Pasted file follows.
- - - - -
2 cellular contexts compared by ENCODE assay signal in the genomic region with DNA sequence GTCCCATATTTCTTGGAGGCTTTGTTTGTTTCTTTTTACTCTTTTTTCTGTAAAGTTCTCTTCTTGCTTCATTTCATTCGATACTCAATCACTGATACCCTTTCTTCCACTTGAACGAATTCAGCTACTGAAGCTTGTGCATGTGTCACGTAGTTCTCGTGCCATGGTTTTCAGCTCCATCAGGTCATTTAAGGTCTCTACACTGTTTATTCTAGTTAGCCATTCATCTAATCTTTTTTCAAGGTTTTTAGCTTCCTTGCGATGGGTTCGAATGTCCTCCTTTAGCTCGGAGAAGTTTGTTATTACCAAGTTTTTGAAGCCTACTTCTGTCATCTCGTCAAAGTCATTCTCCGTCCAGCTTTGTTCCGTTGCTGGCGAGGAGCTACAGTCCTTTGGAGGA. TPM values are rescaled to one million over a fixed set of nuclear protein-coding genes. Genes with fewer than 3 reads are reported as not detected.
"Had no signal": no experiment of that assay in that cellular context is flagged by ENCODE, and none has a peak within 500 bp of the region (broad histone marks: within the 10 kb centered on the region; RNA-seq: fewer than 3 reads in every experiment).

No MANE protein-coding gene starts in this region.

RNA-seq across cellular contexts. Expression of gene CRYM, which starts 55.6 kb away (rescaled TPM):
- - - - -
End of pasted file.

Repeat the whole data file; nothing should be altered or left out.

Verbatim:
2 cellular contexts compared by ENCODE assay signal in the genomic region with DNA sequence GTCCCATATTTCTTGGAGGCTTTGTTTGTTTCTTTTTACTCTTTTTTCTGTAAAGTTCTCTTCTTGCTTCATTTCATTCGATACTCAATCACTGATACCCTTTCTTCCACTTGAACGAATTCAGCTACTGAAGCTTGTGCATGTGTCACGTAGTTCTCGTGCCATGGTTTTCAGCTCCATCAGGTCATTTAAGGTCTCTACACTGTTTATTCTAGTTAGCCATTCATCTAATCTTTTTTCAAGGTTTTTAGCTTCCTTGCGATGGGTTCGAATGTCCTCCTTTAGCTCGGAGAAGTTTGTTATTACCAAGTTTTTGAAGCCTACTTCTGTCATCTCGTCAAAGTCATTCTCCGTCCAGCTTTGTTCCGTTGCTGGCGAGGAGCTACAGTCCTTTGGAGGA. TPM values are rescaled to one million over a fixed set of nuclear protein-coding genes. Genes with fewer than 3 reads are reported as not detected.
"Had no signal": no experiment of that assay in that cellular context is flagged by ENCODE, and none has a peak within 500 bp of the region (broad histone marks: within the 10 kb centered on the region; RNA-seq: fewer than 3 reads in every experiment).

No MANE protein-coding gene starts in this region.

RNA-seq across cellular contexts. Expression of gene CRYM, which starts 55.6 kb away (rescaled TPM):